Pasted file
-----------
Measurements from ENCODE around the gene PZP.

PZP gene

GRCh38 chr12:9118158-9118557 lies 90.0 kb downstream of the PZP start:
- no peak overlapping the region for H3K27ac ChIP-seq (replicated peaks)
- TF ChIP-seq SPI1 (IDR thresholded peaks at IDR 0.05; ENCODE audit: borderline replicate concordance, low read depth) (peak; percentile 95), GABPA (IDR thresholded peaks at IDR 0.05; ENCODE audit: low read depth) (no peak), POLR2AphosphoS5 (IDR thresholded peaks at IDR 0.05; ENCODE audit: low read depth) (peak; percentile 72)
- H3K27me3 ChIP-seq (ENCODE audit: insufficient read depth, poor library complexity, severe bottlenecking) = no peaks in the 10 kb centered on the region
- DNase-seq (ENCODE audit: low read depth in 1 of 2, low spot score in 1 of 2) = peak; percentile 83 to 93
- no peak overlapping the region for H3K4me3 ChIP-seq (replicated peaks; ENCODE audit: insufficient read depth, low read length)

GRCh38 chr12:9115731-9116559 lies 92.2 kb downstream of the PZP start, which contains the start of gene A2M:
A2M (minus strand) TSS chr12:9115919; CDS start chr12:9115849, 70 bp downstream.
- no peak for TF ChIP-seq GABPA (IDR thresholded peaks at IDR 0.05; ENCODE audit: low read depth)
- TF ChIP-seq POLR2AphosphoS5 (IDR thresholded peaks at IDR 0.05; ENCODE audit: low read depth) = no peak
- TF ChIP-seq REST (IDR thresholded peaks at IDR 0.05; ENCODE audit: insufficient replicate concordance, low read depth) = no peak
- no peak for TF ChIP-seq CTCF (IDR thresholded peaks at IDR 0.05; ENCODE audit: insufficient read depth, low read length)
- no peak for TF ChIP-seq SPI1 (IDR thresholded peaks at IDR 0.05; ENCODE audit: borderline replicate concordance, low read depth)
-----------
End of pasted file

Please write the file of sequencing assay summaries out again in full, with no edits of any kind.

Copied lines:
Measurements from ENCODE around the gene PZP.

PZP gene

GRCh38 chr12:9118158-9118557 lies 90.0 kb downstream of the PZP start:
- no peak overlapping the region for H3K27ac ChIP-seq (replicated peaks)
- TF ChIP-seq SPI1 (IDR thresholded peaks at IDR 0.05; ENCODE audit: borderline replicate concordance, low read depth) (peak; percentile 95), GABPA (IDR thresholded peaks at IDR 0.05; ENCODE audit: low read depth) (no peak), POLR2AphosphoS5 (IDR thresholded peaks at IDR 0.05; ENCODE audit: low read depth) (peak; percentile 72)
- H3K27me3 ChIP-seq (ENCODE audit: insufficient read depth, poor library complexity, severe bottlenecking) = no peaks in the 10 kb centered on the region
- DNase-seq (ENCODE audit: low read depth in 1 of 2, low spot score in 1 of 2) = peak; percentile 83 to 93
- no peak overlapping the region for H3K4me3 ChIP-seq (replicated peaks; ENCODE audit: insufficient read depth, low read length)

GRCh38 chr12:9115731-9116559 lies 92.2 kb downstream of the PZP start, which contains the start of gene A2M:
A2M (minus strand) TSS chr12:9115919; CDS start chr12:9115849, 70 bp downstream.
- no peak for TF ChIP-seq GABPA (IDR thresholded peaks at IDR 0.05; ENCODE audit: low read depth)
- TF ChIP-seq POLR2AphosphoS5 (IDR thresholded peaks at IDR 0.05; ENCODE audit: low read depth) = no peak
- TF ChIP-seq REST (IDR thresholded peaks at IDR 0.05; ENCODE audit: insufficient replicate concordance, low read depth) = no peak
- no peak for TF ChIP-seq CTCF (IDR thresholded peaks at IDR 0.05; ENCODE audit: insufficient read depth, low read length)
- no peak for TF ChIP-seq SPI1 (IDR thresholded peaks at IDR 0.05; ENCODE audit: borderline replicate concordance, low read depth)